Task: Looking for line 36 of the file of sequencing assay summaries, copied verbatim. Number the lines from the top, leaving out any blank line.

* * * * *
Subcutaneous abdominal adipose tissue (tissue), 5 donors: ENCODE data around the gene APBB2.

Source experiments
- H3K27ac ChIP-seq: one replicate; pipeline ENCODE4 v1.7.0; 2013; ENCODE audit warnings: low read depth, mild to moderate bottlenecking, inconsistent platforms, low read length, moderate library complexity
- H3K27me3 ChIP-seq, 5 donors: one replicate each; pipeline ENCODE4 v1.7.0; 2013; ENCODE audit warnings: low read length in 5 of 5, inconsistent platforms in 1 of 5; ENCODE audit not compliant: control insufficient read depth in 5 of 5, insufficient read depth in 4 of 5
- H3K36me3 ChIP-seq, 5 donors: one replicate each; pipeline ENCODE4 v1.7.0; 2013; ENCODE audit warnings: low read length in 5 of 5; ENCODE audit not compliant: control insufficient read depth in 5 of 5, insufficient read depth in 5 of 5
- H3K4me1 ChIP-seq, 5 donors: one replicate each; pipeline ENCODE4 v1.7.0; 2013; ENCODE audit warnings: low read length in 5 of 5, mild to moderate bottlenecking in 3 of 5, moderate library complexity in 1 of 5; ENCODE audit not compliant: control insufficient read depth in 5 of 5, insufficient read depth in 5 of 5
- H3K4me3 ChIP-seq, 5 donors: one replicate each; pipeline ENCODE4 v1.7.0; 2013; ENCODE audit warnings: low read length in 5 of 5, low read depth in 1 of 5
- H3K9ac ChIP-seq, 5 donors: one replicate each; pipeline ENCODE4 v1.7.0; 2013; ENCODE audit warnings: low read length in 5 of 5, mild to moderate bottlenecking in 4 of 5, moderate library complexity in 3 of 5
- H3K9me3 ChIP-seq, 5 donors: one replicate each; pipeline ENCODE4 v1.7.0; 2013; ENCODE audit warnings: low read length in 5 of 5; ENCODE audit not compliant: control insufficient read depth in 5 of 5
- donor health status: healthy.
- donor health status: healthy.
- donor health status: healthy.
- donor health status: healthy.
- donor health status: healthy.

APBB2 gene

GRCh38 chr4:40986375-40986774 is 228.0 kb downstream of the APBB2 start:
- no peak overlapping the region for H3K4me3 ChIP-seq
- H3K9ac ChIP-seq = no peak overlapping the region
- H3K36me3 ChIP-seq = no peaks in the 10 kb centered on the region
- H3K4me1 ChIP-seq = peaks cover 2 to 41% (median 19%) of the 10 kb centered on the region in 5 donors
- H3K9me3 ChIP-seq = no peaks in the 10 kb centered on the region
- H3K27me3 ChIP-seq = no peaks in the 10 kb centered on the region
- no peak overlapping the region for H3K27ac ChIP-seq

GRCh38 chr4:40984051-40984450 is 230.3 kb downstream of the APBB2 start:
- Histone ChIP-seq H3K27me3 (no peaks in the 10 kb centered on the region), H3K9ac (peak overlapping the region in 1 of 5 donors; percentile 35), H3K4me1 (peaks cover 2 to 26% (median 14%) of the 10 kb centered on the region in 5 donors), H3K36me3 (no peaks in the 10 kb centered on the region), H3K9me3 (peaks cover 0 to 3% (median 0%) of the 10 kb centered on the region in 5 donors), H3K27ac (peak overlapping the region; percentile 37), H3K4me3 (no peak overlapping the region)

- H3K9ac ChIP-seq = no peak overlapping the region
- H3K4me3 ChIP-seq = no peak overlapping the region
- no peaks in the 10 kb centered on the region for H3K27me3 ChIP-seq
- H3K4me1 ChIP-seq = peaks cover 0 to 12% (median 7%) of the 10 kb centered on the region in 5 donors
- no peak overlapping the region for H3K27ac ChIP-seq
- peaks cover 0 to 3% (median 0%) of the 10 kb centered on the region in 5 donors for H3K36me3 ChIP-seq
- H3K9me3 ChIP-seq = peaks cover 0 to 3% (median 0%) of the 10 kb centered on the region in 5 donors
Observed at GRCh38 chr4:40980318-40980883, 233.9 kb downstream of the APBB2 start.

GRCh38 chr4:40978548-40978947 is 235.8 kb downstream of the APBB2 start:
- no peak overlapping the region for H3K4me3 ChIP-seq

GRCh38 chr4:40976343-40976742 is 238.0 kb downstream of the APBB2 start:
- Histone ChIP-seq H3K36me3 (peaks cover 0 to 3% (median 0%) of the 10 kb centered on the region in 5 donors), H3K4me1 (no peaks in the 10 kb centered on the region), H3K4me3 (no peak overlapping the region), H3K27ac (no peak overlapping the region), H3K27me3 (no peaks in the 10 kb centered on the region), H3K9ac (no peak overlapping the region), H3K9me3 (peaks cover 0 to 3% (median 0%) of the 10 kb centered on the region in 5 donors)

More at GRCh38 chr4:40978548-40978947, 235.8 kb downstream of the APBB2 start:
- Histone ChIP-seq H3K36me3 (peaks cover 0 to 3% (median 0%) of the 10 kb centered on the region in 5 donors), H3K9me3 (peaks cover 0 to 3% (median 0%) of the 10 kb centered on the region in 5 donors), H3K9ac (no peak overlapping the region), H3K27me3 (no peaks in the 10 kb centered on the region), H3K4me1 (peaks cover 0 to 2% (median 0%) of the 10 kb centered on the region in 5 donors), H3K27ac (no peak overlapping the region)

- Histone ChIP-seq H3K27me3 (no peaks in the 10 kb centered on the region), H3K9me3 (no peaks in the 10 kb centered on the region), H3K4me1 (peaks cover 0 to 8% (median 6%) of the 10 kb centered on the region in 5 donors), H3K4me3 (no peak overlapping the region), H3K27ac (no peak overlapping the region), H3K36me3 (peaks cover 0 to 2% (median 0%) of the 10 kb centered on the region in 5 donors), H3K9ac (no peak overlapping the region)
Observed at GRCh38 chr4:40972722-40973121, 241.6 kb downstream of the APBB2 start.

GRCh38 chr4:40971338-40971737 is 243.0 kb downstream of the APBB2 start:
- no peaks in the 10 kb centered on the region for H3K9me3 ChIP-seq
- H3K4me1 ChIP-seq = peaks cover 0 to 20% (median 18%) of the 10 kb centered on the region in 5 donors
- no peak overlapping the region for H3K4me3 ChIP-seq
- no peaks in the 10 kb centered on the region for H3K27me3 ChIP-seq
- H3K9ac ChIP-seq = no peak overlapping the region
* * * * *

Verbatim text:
GRCh38 chr4:40976343-40976742 is 238.0 kb downstream of the APBB2 start: